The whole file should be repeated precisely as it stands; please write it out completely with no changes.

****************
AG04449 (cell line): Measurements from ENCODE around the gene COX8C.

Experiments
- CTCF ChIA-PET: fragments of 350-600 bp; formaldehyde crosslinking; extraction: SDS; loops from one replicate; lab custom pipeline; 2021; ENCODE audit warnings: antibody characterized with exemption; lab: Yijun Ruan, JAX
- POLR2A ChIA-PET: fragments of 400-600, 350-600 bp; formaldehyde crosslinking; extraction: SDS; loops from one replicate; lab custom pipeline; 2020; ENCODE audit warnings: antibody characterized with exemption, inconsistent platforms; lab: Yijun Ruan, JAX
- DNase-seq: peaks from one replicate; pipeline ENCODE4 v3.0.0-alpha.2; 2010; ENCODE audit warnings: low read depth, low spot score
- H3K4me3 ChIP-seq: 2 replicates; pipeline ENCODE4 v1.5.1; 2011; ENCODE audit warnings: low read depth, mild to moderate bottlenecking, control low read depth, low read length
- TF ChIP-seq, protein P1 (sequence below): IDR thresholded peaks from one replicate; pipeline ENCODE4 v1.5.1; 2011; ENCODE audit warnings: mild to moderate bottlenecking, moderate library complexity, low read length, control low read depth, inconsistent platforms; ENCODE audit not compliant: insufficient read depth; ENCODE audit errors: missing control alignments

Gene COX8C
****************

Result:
AG04449 (cell line): Measurements from ENCODE around the gene COX8C.

Experiments
- CTCF ChIA-PET: fragments of 350-600 bp; formaldehyde crosslinking; extraction: SDS; loops from one replicate; lab custom pipeline; 2021; ENCODE audit warnings: antibody characterized with exemption; lab: Yijun Ruan, JAX
- POLR2A ChIA-PET: fragments of 400-600, 350-600 bp; formaldehyde crosslinking; extraction: SDS; loops from one replicate; lab custom pipeline; 2020; ENCODE audit warnings: antibody characterized with exemption, inconsistent platforms; lab: Yijun Ruan, JAX
- DNase-seq: peaks from one replicate; pipeline ENCODE4 v3.0.0-alpha.2; 2010; ENCODE audit warnings: low read depth, low spot score
- H3K4me3 ChIP-seq: 2 replicates; pipeline ENCODE4 v1.5.1; 2011; ENCODE audit warnings: low read depth, mild to moderate bottlenecking, control low read depth, low read length
- TF ChIP-seq, protein P1 (sequence below): IDR thresholded peaks from one replicate; pipeline ENCODE4 v1.5.1; 2011; ENCODE audit warnings: mild to moderate bottlenecking, moderate library complexity, low read length, control low read depth, inconsistent platforms; ENCODE audit not compliant: insufficient read depth; ENCODE audit errors: missing control alignments

Gene COX8C